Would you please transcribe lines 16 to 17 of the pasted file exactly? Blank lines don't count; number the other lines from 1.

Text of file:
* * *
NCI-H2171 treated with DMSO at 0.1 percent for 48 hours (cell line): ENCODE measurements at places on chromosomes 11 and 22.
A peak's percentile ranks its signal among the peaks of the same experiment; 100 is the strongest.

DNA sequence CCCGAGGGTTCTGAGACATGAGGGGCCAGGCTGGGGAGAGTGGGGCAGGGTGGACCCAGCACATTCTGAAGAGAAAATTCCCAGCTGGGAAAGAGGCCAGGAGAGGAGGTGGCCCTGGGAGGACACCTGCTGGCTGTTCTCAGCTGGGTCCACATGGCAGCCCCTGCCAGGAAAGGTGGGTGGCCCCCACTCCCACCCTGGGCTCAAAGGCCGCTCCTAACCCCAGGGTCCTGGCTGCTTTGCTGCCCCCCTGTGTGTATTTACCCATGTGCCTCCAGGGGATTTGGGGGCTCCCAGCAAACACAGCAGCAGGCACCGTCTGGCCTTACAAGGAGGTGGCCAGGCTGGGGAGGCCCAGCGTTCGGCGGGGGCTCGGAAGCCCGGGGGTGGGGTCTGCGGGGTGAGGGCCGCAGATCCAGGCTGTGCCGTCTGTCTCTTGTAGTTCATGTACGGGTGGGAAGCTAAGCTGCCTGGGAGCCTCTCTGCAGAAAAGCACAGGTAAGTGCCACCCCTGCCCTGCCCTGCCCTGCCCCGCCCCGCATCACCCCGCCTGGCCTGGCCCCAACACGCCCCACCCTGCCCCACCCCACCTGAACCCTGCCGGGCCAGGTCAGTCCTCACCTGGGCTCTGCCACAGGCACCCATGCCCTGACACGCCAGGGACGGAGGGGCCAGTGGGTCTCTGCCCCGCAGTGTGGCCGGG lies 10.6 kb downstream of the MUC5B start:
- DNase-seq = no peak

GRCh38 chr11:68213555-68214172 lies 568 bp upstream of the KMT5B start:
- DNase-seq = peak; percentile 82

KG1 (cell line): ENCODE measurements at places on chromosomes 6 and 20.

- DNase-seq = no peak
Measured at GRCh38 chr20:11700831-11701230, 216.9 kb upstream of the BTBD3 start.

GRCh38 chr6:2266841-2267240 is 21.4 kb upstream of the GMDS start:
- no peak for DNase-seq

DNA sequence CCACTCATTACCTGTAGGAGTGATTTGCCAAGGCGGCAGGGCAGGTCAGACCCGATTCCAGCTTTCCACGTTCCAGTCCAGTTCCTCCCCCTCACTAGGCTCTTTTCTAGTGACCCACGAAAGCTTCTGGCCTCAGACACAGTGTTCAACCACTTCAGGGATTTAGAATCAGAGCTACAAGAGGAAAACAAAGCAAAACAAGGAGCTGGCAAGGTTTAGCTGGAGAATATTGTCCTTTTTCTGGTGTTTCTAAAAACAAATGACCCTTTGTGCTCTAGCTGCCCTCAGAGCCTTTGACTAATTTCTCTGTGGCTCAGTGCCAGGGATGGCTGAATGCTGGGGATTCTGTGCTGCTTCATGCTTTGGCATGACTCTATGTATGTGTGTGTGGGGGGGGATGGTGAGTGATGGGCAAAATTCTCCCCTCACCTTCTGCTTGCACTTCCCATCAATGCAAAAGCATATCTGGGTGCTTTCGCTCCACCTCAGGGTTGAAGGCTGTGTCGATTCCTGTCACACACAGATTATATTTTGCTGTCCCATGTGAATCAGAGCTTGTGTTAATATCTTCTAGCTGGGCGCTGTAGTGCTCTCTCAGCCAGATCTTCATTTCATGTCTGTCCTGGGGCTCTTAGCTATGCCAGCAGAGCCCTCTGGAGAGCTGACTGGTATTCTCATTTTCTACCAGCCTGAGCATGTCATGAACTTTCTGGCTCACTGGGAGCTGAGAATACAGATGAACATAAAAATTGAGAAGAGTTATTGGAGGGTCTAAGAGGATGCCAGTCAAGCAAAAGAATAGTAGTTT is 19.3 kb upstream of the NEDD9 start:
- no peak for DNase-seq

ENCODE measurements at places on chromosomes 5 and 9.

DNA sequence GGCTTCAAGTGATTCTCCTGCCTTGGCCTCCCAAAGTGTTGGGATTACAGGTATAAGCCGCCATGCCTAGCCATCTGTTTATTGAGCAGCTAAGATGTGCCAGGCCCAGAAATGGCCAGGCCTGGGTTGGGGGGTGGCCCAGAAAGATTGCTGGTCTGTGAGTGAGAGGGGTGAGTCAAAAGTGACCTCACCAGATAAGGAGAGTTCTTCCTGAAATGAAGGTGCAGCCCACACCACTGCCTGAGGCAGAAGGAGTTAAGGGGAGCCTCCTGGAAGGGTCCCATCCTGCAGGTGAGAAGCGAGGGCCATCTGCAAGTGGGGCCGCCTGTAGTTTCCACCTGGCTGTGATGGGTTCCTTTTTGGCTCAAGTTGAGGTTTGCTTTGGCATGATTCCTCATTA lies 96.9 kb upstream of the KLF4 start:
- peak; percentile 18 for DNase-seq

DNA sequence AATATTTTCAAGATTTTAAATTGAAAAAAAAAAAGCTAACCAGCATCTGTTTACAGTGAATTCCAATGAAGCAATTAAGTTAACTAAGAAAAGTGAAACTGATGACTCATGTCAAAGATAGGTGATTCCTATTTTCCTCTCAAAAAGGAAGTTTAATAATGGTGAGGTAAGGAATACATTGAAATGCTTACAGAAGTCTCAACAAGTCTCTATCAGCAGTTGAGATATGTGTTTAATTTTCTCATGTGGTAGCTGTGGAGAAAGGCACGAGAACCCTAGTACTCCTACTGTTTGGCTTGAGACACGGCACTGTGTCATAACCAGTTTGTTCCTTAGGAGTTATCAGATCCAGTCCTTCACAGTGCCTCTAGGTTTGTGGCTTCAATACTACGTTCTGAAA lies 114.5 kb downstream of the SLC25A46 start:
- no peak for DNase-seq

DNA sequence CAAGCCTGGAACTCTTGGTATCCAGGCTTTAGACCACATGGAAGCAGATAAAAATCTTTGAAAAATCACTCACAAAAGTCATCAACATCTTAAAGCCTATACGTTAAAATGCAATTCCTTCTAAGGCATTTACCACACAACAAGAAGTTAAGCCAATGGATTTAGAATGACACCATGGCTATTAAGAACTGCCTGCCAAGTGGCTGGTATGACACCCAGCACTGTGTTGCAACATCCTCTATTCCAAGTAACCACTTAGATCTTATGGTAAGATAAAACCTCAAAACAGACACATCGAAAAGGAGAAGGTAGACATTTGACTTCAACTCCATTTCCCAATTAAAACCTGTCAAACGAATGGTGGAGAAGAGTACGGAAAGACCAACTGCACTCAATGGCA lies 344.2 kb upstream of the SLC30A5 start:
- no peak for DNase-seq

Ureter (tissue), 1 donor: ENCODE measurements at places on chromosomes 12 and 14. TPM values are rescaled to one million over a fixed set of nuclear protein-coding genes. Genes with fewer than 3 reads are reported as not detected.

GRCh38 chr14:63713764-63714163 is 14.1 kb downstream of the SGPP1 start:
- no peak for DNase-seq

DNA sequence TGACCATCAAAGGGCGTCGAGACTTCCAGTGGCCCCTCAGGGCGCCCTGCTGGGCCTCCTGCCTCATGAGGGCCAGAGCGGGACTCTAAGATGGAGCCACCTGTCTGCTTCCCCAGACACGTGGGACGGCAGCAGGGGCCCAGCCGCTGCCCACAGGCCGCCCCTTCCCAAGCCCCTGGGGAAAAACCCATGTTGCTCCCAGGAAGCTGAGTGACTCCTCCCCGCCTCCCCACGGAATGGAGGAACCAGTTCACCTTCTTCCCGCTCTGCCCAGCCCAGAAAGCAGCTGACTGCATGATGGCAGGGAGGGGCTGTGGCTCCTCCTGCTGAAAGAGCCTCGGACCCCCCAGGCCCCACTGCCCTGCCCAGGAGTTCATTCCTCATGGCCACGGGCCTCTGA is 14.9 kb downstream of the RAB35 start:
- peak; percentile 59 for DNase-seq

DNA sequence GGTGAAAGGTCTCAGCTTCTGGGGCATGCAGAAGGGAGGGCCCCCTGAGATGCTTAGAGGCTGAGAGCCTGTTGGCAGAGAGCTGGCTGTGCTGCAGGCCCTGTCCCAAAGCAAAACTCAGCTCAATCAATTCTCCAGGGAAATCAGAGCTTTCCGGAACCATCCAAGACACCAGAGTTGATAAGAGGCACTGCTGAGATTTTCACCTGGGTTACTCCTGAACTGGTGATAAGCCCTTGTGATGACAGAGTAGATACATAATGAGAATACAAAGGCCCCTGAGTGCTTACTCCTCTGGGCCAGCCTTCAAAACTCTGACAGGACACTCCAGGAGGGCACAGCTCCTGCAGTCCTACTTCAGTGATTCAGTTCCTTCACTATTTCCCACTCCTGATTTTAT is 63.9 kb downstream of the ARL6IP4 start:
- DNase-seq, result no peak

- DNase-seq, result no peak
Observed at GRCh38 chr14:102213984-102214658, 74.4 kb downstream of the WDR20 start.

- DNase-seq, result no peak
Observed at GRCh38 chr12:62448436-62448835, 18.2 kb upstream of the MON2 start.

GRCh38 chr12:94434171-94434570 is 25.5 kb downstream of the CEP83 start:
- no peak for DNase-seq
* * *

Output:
- peak; percentile 18 for DNase-seq

DNA sequence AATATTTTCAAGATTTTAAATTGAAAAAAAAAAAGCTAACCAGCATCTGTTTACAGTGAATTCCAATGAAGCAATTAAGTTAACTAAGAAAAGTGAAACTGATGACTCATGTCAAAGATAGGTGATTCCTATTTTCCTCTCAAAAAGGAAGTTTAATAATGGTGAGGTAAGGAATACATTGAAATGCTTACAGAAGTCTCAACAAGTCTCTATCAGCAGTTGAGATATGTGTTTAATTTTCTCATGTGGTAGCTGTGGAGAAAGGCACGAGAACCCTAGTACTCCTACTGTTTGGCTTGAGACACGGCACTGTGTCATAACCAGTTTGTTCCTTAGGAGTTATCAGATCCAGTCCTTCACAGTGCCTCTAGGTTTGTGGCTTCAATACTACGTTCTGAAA lies 114.5 kb downstream of the SLC25A46 start: